The next generation of wearable robots will boost rehabilitation and develop the wider European robotics ecosystem
In health technology, wearable robots are programmable devices designed to mechanically interact with the body of the wearer. Sometimes referred to as ‘exoskeletons’, their purpose is to support motor function for people with severe mobility impairments. But market adoption of exoskeletons has been limited to due to factors such as the weight of the equipment, and the sometimes-ineffective predictions of wearer’s movements when walking on uneven ground or approaching an obstacle. However, recent advances in robotics, materials science and artificial intelligence could make these mobility assistance and rehabilitation tools more compact, lightweight and effective for the wearer.
The BioMot project, based at the Human Locomotion Laboratory in Madrid, advanced this emerging field by demonstrating that personalised computational models of the human body can effectively be used to control wearable exoskeletons (watch a video of the research in action). Funded by the EU Future and Emerging Technologies (FET) programme and completed in September 2016, the project developed robots with real-time adaptability and flexibility by increasing interactions between the robot and the user through dynamic sensorimotor interactions. Inspired by biology, the BioMot architecture design emulates multiple levels of sensory information processing, so researchers and developers could utilise relate specific movements to customise motor control recovery. In short, this means that an exoskeleton can be personalised to an individual user.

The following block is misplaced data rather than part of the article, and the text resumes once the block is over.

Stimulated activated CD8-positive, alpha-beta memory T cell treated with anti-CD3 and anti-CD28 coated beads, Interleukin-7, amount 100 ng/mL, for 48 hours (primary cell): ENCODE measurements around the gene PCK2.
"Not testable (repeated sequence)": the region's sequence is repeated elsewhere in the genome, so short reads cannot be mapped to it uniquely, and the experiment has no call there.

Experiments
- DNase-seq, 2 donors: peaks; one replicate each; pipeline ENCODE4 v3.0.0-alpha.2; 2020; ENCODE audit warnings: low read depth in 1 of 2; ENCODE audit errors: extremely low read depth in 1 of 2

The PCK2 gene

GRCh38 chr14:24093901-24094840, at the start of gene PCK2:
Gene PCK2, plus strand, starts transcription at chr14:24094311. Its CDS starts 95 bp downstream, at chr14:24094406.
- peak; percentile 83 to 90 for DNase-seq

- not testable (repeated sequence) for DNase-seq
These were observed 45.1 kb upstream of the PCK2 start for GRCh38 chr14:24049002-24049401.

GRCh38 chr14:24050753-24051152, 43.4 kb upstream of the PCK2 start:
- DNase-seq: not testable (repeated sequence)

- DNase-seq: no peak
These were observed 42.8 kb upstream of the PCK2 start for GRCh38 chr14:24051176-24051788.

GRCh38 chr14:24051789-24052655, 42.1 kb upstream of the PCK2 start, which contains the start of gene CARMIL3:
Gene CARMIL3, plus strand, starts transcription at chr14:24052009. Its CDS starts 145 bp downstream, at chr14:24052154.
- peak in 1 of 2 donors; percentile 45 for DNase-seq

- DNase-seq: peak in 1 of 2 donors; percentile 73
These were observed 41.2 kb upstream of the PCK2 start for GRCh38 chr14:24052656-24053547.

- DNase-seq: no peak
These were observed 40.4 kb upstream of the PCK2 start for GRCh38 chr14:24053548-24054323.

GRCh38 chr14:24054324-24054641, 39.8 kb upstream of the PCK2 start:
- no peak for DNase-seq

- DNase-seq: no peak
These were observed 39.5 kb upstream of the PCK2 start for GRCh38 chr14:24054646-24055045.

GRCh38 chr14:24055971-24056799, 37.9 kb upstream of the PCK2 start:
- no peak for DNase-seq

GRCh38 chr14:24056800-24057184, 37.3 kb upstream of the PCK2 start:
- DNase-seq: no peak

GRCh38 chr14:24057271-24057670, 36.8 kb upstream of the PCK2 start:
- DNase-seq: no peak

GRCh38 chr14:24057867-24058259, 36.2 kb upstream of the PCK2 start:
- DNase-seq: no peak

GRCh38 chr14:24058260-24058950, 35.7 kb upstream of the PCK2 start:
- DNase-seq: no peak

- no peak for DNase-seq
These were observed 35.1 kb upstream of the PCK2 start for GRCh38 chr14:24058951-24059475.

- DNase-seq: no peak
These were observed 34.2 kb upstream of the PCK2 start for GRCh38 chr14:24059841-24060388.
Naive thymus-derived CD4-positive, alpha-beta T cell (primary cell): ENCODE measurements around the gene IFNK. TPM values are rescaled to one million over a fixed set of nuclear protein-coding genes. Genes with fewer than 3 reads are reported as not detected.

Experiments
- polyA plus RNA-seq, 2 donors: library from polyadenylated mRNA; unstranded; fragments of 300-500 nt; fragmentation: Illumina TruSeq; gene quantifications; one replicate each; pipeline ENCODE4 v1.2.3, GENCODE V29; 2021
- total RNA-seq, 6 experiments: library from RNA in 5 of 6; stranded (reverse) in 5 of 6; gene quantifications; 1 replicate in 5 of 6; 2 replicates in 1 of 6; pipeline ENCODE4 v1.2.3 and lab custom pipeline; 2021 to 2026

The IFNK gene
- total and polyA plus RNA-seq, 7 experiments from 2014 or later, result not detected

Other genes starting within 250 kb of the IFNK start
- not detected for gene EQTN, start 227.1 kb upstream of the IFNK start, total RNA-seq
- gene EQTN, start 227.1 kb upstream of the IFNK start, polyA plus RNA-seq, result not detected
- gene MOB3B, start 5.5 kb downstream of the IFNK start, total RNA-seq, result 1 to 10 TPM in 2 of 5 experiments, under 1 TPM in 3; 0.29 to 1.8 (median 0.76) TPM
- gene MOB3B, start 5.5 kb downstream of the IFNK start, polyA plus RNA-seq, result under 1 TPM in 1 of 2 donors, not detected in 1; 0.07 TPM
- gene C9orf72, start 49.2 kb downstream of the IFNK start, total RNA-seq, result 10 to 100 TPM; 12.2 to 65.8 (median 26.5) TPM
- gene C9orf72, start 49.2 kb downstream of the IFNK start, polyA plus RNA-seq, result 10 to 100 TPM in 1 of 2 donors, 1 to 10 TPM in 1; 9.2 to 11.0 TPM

To allow this new human-robot interaction, a new type of ‘stiffness actuators’ that used springs to emulate the biomechanical properties of human muscles were developed. Building upon the knowledge gathered on actuators during the BIOMOT project, the Robotics and MultiBody Mechanics Research Group at the Free University of Brussels-VUB has since been ambitiously bringing this technology closer to market via various spin-out initiatives.
An example of such a spin-out initiative is the Smart Wearable project, which is further developing a smart robot system for lower limb rehabilitation. It uses the previous actuator technology with a control and monitoring system linked to a user interface in the form of a video game. The integrated system aims to better personalise the equipment to the movements and needs of the user.
“Smart Wearable takes advantage of part of the knowledge generated within the European BioMot Project. Together with Technaid, a company with previous experience in the area of rehabilitation robotics, the CISC Neurorehabilitation Group is developing a robotic rehabilitation platform specifically for the ankle diseases,” says project coordinator Professor Juan C. Moreno. “This platform will allow the programming of both active and passive exercises, as well as allowing free movement and assessment of the patient’s capabilities. Within the project, the whole system will be controlled by a software of data collection, exercise programming and games execution to make the platform more pleasant to the patient.”
The Smart Wearable prototype can already be viewed on the Technaid website and is being used for testing and research purposes. Pending certification, commercial distribution to clinics will also be possible.
In future, lighter and more efficient wearable robots have the potential to not only modernise health technologies, but could advance a whole new European robotics ecosystem. Where extra strength coupled with human agility are required, it is not hard to imagine how a smart “power suit” could benefit sectors like construction, security and the emergency services.